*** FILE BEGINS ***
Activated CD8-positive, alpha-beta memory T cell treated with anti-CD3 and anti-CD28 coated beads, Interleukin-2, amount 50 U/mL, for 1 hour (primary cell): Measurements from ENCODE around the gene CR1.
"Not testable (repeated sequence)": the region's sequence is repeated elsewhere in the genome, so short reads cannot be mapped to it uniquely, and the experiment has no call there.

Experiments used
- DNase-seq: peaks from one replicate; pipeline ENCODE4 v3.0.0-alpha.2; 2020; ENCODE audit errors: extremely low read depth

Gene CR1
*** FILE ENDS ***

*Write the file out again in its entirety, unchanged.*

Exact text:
Activated CD8-positive, alpha-beta memory T cell treated with anti-CD3 and anti-CD28 coated beads, Interleukin-2, amount 50 U/mL, for 1 hour (primary cell): Measurements from ENCODE around the gene CR1.
"Not testable (repeated sequence)": the region's sequence is repeated elsewhere in the genome, so short reads cannot be mapped to it uniquely, and the experiment has no call there.

Experiments used
- DNase-seq: peaks from one replicate; pipeline ENCODE4 v3.0.0-alpha.2; 2020; ENCODE audit errors: extremely low read depth

Gene CR1